Building a Business Around Your Children
Much has been said about mixing business with family but every working mother knows that running a business part time and keeping a household full time can be the most difficult career of all. The responsibilities of managing a business often overlap those of motherhood, so the challenge among mothers-turned-entrepreneurs is knowing how to run a successful business and take care of a growing family. Is it truly possible to have the best of both worlds? Many female entrepreneurs think so and have shown it is achievable.
The following are just a few approaches and strategies that successful ‘mompreneurs’ have used.
It is impossible for a mother to create an effective home and working environment without setting up rules and boundaries. Without rules to delineate what can and cannot be done, it will be extremely difficult to be effective and efficient in either responsibility. From the very beginning, set your boundaries and limits. As Mama Goddess Retreats co-owner Kristin O’Connell suggests, a mother at work should focus on being an entrepreneur but when she is at home, she should focus on being a mother. That way, expectations are met and relationships are maintained.
Family Matters Outweigh Business Matters
One common mistake that a working mom entrepreneur can make is to allow business issues to overpower their family duties. This is understandable, considering that an entrepreneur is likely to spend a minimum of eight hours at work everyday, or even more, if the business is at its initial stages. Naturally, family-related matters can and will crop up and make it appear that juggling tasks and responsibilities is next to impossible.
Instead of just throwing up your hands in despair, take a cue from entrepreneur Victoria Knight-McDowell. Knight McDowell was a schoolteacher in California in 1997, the same year she began developing an herbal formula to help prevent colds. She and her husband decided to sell the concoction, so Knight-McDowell had to manage a home, teach, and run her business.
In 2000, she resigned from teaching so she could focus on her own company and take care of her baby. Instead of slowing her down, motherhood inspired her. According to Knight-McDowell, motherhood helped her see things in perspective and keep her grounded and calm even during the most taxing times at work. She said that there was very little that the business world could throw at her that fazed her because to her, it was never more important than family issues.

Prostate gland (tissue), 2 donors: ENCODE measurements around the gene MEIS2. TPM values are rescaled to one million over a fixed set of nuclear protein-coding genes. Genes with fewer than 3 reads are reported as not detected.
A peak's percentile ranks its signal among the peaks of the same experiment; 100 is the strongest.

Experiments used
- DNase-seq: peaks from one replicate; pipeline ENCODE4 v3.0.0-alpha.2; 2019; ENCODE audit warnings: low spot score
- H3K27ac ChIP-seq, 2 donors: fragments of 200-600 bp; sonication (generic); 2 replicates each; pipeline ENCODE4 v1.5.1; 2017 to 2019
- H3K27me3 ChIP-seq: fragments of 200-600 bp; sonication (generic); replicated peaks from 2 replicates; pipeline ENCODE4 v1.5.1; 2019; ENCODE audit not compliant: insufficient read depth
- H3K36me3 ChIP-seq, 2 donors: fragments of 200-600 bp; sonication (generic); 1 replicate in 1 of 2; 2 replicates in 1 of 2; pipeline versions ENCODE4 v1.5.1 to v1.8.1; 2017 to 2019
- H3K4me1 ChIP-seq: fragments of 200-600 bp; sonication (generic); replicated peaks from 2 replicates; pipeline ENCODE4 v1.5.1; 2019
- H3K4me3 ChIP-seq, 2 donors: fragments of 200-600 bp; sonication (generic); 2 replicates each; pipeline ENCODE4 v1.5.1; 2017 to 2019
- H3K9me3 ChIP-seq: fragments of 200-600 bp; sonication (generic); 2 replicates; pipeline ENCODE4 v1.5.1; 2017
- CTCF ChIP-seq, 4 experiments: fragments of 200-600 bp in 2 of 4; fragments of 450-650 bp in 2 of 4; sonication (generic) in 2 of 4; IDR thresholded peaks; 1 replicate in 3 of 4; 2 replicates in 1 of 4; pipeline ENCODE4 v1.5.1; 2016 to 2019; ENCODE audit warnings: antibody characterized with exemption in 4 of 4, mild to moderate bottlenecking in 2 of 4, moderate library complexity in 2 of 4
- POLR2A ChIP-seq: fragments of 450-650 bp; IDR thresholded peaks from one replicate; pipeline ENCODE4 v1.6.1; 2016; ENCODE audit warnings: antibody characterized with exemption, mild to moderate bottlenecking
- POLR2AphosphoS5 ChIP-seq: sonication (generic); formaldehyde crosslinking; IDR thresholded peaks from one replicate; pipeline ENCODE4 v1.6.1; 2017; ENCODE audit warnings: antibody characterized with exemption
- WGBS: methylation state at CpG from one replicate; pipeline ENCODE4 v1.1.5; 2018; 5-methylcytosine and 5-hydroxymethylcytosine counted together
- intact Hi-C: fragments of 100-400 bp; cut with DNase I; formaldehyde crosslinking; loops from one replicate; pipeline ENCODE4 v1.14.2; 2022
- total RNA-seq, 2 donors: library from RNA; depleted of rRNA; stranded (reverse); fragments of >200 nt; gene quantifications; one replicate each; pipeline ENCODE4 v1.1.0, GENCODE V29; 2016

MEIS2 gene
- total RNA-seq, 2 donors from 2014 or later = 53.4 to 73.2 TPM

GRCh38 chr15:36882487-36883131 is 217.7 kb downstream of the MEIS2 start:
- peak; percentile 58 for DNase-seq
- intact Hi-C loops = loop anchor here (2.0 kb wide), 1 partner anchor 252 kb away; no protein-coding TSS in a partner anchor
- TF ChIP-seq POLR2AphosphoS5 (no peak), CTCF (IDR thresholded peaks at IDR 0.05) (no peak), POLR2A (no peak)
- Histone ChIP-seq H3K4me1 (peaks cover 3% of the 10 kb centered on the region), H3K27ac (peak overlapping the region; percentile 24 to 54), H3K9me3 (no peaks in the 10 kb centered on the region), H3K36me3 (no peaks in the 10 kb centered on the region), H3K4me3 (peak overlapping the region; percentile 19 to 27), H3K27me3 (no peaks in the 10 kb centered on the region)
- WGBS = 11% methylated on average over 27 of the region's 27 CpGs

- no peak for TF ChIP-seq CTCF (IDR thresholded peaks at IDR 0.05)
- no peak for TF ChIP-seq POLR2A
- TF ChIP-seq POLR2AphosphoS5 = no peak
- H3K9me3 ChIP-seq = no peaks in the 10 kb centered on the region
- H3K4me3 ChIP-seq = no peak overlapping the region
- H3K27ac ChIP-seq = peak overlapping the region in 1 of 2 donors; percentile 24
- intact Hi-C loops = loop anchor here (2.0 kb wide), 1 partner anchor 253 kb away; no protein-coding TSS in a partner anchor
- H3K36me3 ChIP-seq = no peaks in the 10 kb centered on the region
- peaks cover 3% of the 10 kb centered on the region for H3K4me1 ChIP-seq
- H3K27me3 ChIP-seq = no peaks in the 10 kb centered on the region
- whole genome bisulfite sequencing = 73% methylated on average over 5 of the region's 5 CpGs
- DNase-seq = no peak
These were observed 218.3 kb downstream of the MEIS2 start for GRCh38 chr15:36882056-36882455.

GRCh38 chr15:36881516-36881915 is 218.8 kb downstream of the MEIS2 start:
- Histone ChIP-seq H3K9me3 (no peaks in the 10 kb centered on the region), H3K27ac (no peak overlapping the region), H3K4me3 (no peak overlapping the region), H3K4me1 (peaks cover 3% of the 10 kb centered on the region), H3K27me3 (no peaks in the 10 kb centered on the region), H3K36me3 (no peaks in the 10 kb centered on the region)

Overwhelmed? Get Help
Sometimes, no mom entrepreneur can make it without any help. If housework is eating up too much of your time or if your children are too young to be left on their own, hire someone to help you. Outsourcing common household duties is quite common and is often recommended by women business owners who have been there and done that. KLC Associates president Karen Cornelius handles a management consultant firm with multi-city offices and two children. She encourages mothers to get someone to assist them with the housework as much as possible to offload themselves of certain tasks and responsibilities. That way, they can enjoy their work and family life more.
Make Time for Yourself
It may seem to you that taking in more responsibilities at work and giving more to your children and family is a good way to ensure that nothing is taken for granted, but you could end up spreading yourself too thin. As a mom and entrepreneur, you need time for yourself. You too can get tired, anxious, worried, harried, sleepy, hungry, and yes, you do need to get your hair and nails done, exercise and nurture yourself physically, emotionally, and spiritually. The solution, according to Porch Light Psychology Services owner Lynda Ariella, is to choose one day out of every week as your day off. Find the time to relax, sit back, and rejuvenate yourself. When you are relaxed, you are more excited about work and family and more likely to be able to manage both in the best way possible.
About the Author: Sarah Daren is a writer who creates practical articles in relation to health and business. In this article, she describes the challenging task of mothers managing a business while building a family and aims to encourage continued study through a sonography program.
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